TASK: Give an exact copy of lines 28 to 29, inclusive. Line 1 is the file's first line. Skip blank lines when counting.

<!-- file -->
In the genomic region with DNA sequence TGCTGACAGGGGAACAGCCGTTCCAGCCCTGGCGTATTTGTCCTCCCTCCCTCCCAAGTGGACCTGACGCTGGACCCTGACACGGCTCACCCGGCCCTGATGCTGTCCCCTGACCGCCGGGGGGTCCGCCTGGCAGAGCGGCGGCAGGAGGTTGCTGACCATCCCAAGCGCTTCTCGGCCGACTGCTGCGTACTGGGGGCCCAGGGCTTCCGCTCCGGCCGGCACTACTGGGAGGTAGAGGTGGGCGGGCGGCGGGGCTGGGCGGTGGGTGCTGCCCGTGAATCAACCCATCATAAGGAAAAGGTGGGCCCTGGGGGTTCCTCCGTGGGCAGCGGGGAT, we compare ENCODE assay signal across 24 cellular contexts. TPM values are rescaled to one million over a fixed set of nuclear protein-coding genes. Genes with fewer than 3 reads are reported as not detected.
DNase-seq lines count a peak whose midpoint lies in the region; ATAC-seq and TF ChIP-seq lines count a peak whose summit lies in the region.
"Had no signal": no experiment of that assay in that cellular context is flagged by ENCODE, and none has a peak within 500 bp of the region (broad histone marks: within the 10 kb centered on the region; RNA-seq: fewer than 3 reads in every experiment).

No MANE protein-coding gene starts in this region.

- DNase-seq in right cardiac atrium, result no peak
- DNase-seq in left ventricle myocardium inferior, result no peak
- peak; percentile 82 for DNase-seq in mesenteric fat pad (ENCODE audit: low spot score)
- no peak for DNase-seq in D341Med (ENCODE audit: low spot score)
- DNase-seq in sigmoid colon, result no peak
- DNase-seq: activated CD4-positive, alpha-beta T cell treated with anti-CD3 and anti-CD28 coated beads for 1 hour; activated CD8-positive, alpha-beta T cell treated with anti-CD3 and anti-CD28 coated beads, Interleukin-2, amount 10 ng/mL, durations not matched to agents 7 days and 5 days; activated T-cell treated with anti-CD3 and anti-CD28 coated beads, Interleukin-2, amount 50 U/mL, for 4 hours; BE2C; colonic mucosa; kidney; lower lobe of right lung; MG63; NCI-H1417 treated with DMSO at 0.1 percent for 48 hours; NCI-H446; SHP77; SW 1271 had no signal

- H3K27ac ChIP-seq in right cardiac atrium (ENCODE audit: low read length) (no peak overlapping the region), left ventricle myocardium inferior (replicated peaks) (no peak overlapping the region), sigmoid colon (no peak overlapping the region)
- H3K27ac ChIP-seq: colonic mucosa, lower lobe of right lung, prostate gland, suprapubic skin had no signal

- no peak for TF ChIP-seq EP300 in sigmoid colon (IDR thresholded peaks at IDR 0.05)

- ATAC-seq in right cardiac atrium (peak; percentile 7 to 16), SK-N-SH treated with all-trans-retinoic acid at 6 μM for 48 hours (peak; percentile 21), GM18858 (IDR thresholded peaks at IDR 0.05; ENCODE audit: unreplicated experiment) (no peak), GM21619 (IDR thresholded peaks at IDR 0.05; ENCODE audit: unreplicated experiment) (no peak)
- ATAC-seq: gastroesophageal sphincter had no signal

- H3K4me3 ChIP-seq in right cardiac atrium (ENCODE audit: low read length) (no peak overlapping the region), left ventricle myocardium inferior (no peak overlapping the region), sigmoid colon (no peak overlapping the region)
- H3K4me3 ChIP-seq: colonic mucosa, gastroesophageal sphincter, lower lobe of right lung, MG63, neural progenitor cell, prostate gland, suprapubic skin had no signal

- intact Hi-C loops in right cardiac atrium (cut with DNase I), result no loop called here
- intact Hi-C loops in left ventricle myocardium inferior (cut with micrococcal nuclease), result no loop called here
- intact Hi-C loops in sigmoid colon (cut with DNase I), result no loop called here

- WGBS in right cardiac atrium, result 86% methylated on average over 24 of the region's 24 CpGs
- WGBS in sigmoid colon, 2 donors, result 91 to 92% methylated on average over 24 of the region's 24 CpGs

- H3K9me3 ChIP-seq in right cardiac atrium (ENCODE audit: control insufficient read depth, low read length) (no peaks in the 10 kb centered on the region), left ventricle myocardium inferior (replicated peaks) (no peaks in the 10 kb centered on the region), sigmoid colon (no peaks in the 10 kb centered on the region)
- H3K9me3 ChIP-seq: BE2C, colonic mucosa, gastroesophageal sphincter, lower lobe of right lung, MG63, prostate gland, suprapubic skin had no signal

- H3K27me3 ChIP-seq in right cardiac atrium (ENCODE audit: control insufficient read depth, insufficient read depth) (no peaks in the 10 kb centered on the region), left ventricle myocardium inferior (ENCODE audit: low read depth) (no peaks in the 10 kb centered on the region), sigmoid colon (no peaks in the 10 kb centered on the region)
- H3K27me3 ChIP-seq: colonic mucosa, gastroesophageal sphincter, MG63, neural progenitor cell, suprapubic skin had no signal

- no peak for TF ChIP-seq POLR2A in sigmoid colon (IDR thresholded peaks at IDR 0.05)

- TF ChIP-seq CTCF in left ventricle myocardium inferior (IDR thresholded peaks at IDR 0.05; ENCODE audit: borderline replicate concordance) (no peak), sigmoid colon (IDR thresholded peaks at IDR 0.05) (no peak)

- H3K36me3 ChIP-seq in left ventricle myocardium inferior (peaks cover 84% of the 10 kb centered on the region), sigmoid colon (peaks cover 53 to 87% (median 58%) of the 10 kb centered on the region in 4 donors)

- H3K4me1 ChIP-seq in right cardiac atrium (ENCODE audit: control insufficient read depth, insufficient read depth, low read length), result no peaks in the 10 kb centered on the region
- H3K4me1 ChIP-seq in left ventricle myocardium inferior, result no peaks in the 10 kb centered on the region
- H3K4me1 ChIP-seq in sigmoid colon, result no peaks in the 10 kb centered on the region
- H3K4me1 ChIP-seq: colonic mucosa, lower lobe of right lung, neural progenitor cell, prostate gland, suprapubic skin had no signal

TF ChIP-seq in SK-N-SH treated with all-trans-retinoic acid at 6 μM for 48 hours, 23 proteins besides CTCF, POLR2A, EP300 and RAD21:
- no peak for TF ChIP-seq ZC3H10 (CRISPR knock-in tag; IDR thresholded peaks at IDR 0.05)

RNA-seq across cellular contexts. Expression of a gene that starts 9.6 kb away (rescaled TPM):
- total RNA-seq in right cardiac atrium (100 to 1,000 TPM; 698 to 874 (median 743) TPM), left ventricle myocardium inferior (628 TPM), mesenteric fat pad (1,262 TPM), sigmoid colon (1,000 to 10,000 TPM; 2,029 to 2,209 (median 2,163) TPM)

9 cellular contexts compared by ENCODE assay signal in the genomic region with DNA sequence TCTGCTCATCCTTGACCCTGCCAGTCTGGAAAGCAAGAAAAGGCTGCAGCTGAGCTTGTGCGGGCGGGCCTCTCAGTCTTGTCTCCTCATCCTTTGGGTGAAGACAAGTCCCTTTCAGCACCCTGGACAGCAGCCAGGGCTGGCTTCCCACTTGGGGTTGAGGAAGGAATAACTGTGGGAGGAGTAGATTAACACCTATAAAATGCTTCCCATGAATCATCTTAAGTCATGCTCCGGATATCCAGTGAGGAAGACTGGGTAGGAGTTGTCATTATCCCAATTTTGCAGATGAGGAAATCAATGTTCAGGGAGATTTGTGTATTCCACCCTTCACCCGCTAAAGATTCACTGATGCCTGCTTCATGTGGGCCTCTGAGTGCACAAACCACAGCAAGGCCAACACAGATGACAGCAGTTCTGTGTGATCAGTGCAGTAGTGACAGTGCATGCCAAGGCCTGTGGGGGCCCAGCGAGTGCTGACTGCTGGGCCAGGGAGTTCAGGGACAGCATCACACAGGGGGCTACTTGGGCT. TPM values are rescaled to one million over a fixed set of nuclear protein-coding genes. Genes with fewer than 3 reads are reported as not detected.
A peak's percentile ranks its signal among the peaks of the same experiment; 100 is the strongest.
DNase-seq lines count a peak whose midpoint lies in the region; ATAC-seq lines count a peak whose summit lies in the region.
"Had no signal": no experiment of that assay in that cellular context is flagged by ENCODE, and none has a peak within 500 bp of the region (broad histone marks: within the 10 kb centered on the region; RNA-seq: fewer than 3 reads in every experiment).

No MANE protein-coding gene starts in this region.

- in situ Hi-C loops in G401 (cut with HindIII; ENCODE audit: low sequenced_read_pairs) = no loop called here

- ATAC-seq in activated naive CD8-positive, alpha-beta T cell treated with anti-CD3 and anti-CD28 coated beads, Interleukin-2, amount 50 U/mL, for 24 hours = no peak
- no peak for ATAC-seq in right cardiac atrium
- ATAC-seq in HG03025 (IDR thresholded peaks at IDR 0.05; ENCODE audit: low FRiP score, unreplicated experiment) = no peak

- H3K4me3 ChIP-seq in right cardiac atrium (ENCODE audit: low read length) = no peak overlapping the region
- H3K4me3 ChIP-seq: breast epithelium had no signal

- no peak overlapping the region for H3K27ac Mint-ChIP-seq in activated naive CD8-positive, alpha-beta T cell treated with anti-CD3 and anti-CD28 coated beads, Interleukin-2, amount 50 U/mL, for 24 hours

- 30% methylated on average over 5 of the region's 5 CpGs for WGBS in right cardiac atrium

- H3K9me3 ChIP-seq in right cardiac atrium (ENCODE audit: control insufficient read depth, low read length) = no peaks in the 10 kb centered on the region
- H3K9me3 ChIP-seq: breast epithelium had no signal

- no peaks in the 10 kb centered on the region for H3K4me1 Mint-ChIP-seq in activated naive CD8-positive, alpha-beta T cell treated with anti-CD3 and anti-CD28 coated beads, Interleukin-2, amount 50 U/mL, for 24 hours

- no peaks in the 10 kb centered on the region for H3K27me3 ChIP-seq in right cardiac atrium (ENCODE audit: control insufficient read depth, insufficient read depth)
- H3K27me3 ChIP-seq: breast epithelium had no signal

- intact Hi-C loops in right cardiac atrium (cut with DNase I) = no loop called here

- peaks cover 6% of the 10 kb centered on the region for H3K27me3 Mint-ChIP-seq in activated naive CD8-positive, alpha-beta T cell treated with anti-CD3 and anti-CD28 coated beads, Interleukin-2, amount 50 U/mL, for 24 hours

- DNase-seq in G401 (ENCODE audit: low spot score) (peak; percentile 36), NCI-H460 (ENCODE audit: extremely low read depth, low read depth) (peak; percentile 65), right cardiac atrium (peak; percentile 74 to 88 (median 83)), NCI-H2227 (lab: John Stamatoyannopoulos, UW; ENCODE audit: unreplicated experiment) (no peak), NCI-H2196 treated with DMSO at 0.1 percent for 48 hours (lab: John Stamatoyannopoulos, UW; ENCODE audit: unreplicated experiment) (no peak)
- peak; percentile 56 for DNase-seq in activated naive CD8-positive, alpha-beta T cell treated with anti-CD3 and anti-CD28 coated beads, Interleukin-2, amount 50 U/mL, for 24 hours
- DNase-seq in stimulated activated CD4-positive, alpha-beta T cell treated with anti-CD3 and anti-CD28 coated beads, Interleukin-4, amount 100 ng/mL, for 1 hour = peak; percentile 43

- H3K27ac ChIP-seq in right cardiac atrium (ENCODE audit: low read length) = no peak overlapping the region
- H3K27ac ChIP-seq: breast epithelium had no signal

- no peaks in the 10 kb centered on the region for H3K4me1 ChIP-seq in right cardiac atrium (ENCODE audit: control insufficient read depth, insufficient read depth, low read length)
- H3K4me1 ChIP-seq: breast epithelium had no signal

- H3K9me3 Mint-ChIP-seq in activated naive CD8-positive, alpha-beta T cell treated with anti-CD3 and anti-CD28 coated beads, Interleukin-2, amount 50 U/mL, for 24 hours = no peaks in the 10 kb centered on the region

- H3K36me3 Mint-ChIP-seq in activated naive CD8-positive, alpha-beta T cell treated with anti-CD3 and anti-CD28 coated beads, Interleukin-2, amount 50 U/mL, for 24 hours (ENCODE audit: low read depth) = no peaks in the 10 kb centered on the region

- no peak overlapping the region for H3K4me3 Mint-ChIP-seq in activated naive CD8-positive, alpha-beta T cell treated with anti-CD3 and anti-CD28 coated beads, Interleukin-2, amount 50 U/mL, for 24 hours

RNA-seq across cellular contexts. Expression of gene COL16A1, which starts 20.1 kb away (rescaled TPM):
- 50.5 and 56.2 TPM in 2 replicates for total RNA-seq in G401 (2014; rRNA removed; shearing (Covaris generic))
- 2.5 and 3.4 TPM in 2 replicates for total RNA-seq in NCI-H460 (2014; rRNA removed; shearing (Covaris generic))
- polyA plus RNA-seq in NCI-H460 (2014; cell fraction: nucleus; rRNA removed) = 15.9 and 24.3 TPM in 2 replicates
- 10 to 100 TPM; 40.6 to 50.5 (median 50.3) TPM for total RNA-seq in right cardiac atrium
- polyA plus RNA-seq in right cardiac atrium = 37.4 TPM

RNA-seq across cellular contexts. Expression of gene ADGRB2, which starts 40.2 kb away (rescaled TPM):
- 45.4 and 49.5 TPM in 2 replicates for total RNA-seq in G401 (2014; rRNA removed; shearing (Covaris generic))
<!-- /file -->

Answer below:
- TF ChIP-seq CTCF in left ventricle myocardium inferior (IDR thresholded peaks at IDR 0.05; ENCODE audit: borderline replicate concordance) (no peak), sigmoid colon (IDR thresholded peaks at IDR 0.05) (no peak)

- H3K36me3 ChIP-seq in left ventricle myocardium inferior (peaks cover 84% of the 10 kb centered on the region), sigmoid colon (peaks cover 53 to 87% (median 58%) of the 10 kb centered on the region in 4 donors)